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In Service of Justice – The Importance of Whistleblowers

Posted  August 30, 2023

Whistleblowing takes courage.  Whistleblower matters also require patience to file and wait, often several years, to see if the government will intervene and then pursue a matter.  There is rarely much transparency, so the whistleblower remains somewhat in the dark and can feel a lack of control.  Retaliation for speaking up in the workplace is a significant concern. Yet the interests of justice are served by those brave people who identify and report fraud at the risk of great disruption to their lives.  Given these realities, one may ask: Do real-life whistleblowers agree that justice was served in their own matters?

An interesting article in the Washington Post by David Nakamura hits upon some of these issues in connection with the recent Booz Allen settlement over fraudulent practices in government procurement.   Whistleblower Sarah Feinberg alleged violations of the False Claims Act, which allows private individuals to bring lawsuits on behalf of the government for fraud against the government.  In essence she claimed that Booz Allen engaged in accounting fraud by lumping government and commercial projects together in “cost bands” allowing the company to bill the Pentagon more than was allowable under the law.   She reported the scheme to her leadership and separately to Warren Kohm, Booz Allen’s director of financial analytics and strategy, who she alleges told her that the federal government auditors were “too stupid” to figure it out.

Ultimately the U.S. government settled with Booz Allen for $377 million, $209 million in restitution and the balance in penalties.  Feinberg and her lawyers received nearly $70 million under the qui tam provisions of the False Claims Act, which reward successful whistleblowers with up to 30 percent of the government’s recovery.   But does she feel justice was served?   Not necessarily.  She apparently feels the government settled on the cheap; that DOJ should have been seeking closer to $1 billion.  Her concern seems to be that given the scale of the alleged fraud, the settlement for Booz Allen served as “an interest-free loan, not a penalty.”

Feinberg, a former marine, has strong conviction and ideas of what justice served means.  She has a point – a good one – that corporations must feel the pain to deter the behavior.  Feinberg’s estimation at the time she left the company in protest of the alleged overcharges to the Pentagon were approximately a quarter billion dollars.  So, while restitution in full was likely made to the federal coffers, the lack of deterrent question remains.  On the flip side, the government has a difficult analysis as well.  They must prove their case.  That takes resources and substantial funds and quite frankly is far from a sure thing.   So, perhaps the truth lies somewhere in the middle.   Significant punitive damages should be assessed, but the government also needs to be able to extract a settlement, or they risk litigating the case and dealing with the unpredictable results of a judge or a jury.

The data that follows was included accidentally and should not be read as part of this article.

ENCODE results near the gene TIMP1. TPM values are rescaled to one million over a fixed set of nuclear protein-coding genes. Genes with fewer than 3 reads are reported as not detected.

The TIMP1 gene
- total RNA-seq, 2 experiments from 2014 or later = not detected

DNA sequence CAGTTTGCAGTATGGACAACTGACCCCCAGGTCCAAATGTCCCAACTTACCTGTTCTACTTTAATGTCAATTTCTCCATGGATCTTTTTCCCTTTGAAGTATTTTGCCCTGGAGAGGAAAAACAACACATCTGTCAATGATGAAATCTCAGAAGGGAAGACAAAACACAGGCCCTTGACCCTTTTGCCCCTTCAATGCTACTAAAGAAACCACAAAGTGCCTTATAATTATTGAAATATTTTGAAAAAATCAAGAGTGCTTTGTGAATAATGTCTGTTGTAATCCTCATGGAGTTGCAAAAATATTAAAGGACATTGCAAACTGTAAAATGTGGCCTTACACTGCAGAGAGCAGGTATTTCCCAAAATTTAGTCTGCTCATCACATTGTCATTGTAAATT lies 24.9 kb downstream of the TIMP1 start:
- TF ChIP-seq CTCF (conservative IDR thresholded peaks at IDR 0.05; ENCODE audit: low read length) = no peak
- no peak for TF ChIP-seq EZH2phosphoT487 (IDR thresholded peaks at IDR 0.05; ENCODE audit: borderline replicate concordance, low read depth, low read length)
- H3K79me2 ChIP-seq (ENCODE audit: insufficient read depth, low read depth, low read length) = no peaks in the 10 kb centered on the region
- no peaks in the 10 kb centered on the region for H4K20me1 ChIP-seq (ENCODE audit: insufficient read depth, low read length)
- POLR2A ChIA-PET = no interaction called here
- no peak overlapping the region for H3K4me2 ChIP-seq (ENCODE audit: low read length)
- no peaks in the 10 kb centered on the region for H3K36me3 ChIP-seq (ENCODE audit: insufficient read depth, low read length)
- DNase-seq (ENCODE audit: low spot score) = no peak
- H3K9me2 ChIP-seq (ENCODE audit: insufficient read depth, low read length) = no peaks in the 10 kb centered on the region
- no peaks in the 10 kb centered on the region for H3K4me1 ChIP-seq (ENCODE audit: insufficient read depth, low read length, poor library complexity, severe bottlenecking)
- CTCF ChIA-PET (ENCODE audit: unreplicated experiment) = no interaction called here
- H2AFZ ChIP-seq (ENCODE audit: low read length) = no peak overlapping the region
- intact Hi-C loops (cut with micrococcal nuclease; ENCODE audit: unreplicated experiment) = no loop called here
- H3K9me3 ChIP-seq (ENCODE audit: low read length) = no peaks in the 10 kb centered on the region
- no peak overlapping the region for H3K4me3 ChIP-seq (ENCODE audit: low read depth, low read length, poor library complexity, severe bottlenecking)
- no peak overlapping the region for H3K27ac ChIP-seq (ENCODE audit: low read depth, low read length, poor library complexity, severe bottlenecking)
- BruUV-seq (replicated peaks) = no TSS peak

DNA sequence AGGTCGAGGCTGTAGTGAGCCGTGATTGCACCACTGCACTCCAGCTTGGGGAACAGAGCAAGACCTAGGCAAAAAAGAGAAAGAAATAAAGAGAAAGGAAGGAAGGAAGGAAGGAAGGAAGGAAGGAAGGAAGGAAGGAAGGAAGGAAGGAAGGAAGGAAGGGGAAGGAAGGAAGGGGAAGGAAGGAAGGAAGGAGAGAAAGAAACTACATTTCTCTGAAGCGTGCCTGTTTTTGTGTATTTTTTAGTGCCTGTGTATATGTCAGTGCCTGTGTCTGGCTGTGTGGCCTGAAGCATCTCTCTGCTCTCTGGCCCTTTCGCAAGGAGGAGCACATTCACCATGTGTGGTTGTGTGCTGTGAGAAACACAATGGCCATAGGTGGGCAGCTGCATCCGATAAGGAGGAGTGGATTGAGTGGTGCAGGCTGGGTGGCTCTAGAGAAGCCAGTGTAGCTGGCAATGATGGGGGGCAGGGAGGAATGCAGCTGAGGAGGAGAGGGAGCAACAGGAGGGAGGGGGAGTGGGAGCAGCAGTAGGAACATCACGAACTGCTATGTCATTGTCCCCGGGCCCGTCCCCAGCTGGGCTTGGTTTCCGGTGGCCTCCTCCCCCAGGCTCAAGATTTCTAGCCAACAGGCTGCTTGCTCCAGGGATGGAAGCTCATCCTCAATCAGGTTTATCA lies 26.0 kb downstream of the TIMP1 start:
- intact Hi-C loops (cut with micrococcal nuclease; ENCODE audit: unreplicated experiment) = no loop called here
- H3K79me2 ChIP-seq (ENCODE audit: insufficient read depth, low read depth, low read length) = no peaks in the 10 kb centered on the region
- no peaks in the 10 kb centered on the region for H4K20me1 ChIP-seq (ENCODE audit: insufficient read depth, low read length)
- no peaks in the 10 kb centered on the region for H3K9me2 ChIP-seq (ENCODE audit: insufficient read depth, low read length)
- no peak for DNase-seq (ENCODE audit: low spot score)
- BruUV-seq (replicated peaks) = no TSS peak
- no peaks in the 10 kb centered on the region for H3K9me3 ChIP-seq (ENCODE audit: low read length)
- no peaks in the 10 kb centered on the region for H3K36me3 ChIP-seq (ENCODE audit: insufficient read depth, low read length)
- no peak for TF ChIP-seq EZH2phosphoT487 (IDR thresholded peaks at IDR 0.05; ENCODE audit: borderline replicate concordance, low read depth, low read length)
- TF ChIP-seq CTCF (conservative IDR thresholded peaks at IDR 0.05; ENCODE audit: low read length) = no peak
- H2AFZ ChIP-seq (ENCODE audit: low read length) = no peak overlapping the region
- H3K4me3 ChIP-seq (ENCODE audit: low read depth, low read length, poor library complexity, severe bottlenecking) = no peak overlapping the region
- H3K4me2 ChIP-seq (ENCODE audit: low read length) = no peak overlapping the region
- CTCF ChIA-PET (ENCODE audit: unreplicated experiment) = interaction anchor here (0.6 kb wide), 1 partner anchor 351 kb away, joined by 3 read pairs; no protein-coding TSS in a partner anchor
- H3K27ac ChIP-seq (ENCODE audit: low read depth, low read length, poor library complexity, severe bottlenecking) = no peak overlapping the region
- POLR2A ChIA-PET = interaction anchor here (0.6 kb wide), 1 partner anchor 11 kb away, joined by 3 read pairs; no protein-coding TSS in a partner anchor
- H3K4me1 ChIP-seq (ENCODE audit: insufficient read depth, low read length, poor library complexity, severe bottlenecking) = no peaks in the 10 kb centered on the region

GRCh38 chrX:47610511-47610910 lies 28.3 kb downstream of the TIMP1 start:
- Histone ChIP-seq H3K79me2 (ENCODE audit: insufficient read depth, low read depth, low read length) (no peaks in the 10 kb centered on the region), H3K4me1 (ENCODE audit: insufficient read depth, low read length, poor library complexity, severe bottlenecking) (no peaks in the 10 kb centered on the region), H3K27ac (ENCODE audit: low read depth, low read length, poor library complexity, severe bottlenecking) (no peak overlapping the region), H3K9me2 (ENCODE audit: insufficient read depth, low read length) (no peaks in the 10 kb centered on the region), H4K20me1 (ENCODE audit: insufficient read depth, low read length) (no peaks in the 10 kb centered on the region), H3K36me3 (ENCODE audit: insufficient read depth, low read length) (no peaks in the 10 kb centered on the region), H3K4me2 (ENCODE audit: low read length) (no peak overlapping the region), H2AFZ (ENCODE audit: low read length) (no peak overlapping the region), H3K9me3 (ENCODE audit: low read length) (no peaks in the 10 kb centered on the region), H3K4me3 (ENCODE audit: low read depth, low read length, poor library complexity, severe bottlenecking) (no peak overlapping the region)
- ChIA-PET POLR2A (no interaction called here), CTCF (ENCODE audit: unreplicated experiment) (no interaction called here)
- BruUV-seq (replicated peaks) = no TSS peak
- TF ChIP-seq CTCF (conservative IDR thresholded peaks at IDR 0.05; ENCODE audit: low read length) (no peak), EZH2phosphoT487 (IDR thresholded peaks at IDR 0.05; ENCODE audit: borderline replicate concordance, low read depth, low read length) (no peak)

We commend Feinberg in her heroic efforts to curb government fraud.   This was one of two notable successful government contracting settlements in July initiated by whistleblowers under the False Claims Act.   The other was a case against government contractor KBR. In that case, KBR agreed to pay over $108 million to settle a False Claims Act claim alleging that KBR improperly charged the government for unnecessary property and materials supplied to U.S. troops in Iraq.   Constantine Cannon represented the whistleblower in this matter, along with two other firms.  The KBR settlement was the largest recovery to date related to allegations of fraud during the Iraq War.  Former KBR employees Geoffrey Howard and Zella Hemphill Anderson will receive roughly $31.5 million. The KBR whistleblowers received an even higher percentage of the settlement than Feinberg because, unlike the Booz Allen matter, the government did not intervene in the KBR case, leaving it to the whistleblowers and their lawyers to prosecute the case on their own.  Learn more about the KBR case here: Press Release

In the end, the proper punishment versus sufficient deterrent debate will continue, but one thing is indisputable: courageous whistleblowers are crucial in the fight to curtail government fraud, which costs all of us in the end mightily.

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Tagged in: Contract Non-Compliance, FCA Federal, Government Procurement Fraud, Importance of Whistleblowers, Reporting to Government, Whistleblower Case,